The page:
Earl of Stockton is a title in the Peerage of the United Kingdom. It was created on 24 February 1984 for Harold Macmillan, the former Conservative Prime Minister, just under three years before his death. He was also made Viscount Macmillan of Ovenden, of Chelwood Gate in the County of East Sussex and of Stockton-on-Tees in the County of Cleveland, at the same time, also in the Peerage of the United Kingdom. This title is used as the courtesy title by the Earl's heir apparent.
As of 2016 the titles are held by Lord Stockton's grandson, the second Earl, who succeeded in 1986 on his grandfather's death. He is the son of Maurice Macmillan, Viscount Macmillan of Ovenden, only son of the first Earl, who died in 1984 and was outlived by the first Earl.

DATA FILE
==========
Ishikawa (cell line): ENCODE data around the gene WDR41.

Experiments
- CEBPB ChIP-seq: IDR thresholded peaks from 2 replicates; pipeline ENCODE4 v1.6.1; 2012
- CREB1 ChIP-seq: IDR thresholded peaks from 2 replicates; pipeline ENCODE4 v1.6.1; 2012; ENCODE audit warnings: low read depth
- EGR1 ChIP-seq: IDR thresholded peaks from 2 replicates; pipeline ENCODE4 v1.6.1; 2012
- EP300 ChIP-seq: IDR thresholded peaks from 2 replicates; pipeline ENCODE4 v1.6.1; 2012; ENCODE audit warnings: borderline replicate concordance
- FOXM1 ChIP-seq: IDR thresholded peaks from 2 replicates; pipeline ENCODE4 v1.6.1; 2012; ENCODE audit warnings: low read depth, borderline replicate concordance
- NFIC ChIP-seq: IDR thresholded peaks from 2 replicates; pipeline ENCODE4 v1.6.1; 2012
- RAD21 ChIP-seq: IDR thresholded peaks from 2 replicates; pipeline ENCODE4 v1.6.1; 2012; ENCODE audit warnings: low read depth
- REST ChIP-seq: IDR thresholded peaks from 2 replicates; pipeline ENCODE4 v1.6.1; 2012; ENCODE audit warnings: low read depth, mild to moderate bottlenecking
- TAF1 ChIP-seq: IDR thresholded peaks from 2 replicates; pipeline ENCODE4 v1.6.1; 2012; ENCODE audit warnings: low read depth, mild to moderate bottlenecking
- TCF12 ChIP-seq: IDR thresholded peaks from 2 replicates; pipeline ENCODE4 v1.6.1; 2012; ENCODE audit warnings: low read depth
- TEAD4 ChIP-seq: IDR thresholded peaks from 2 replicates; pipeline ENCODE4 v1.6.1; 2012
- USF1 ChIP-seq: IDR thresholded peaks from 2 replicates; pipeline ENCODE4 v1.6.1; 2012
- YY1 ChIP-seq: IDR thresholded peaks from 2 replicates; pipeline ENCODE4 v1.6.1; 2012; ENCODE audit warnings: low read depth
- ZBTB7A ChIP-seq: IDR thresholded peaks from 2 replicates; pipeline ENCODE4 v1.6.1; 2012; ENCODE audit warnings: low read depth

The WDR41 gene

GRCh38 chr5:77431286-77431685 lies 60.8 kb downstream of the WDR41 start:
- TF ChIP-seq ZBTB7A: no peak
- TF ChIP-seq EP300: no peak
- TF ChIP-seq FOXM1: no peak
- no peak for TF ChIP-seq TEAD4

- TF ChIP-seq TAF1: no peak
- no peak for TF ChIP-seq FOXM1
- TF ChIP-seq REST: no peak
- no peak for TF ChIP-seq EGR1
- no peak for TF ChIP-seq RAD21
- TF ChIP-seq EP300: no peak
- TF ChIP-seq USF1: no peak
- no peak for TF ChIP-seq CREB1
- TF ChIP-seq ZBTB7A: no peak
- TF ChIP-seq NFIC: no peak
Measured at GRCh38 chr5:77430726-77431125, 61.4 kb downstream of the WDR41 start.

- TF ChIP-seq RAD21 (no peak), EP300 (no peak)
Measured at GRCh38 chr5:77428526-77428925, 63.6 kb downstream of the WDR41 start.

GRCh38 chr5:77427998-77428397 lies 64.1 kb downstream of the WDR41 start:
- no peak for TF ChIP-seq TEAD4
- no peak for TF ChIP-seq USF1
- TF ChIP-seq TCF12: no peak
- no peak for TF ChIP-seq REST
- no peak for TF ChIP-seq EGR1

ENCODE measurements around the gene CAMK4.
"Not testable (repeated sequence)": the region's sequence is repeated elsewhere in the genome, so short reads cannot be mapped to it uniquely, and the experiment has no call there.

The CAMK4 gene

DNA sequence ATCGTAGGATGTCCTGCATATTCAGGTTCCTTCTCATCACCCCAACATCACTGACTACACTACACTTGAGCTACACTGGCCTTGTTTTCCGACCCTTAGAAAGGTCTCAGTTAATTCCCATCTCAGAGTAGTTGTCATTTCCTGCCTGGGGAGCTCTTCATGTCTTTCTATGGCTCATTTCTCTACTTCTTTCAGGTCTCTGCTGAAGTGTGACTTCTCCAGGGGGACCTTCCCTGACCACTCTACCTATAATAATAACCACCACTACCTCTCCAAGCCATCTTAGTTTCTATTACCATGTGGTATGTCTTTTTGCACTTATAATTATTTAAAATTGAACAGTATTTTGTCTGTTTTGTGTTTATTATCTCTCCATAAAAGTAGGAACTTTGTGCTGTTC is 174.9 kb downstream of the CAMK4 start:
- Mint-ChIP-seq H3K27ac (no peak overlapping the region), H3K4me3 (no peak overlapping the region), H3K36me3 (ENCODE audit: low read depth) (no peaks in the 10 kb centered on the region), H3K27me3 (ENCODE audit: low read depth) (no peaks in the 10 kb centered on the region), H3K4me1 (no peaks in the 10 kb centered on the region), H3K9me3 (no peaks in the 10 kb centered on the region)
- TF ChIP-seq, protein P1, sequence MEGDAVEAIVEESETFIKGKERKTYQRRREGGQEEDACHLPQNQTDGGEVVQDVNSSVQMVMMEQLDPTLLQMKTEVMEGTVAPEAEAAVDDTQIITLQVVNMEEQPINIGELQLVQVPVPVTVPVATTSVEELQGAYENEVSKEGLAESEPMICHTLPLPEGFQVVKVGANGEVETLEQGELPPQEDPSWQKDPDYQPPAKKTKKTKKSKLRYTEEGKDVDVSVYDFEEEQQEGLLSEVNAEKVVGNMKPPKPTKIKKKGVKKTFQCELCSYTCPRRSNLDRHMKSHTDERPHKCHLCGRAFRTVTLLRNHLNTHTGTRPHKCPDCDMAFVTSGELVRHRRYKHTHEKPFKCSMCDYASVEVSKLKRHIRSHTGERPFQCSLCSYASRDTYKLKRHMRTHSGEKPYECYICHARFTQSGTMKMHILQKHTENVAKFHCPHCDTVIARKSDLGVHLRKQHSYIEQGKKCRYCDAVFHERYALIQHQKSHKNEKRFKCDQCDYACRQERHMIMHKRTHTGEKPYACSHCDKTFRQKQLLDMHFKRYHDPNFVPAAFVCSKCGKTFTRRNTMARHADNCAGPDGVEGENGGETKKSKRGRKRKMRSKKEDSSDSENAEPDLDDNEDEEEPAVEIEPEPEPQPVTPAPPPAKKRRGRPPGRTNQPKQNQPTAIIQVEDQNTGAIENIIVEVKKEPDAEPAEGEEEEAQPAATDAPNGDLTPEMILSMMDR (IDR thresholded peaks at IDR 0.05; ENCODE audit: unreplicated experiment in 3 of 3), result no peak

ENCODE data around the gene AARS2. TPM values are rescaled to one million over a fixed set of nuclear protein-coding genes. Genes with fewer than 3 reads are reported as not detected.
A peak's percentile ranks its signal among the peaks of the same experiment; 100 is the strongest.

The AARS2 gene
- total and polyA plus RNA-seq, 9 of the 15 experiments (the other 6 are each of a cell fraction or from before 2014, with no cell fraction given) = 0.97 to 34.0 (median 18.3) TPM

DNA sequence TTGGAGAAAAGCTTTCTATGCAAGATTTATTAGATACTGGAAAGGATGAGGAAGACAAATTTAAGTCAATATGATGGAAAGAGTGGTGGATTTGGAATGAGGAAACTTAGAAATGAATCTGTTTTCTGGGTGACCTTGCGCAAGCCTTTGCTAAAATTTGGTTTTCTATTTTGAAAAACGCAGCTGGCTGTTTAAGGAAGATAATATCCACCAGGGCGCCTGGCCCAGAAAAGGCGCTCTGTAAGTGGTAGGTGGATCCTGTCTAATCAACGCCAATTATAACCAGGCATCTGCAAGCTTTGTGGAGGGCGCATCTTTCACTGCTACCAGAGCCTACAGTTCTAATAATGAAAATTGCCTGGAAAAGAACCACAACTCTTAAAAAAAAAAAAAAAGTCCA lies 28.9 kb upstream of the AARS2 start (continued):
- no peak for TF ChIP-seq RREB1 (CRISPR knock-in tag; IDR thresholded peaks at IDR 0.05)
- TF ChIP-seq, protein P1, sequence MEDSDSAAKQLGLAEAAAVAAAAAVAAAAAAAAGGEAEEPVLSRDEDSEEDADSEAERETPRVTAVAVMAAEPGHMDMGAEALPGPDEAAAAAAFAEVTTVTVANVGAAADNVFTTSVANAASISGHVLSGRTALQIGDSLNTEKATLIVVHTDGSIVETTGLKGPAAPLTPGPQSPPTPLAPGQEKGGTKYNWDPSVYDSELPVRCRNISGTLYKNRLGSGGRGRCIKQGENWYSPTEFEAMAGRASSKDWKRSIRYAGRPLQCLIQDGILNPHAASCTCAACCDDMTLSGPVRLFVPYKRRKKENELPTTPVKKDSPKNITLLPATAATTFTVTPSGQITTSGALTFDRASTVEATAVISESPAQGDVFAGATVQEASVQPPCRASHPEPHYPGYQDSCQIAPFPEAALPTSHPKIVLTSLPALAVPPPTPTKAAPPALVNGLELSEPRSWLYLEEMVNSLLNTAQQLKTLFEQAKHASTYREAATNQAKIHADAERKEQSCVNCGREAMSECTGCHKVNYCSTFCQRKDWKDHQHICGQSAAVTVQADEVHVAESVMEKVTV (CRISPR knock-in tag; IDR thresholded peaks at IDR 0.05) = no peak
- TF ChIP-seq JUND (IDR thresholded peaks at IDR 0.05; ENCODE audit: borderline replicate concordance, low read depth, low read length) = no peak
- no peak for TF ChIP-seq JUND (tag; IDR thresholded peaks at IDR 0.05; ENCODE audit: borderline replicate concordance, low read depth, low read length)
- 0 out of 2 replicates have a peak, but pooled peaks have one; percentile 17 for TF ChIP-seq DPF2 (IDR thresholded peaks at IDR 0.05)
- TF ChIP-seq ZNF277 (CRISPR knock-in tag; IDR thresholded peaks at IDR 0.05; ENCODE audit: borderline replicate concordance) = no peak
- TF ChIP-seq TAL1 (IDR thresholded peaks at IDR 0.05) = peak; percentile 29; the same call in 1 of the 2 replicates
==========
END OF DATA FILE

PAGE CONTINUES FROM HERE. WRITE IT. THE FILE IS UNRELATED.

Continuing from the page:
The earldom of Stockton and viscountcy of Macmillan of Ovenden were the most recent hereditary peerages created for someone other than a member of the Royal Family, and they are the only surviving non-royal hereditary peerages created since 1965.
The family seat was Birch Grove, near Chelwood Gate, East Sussex.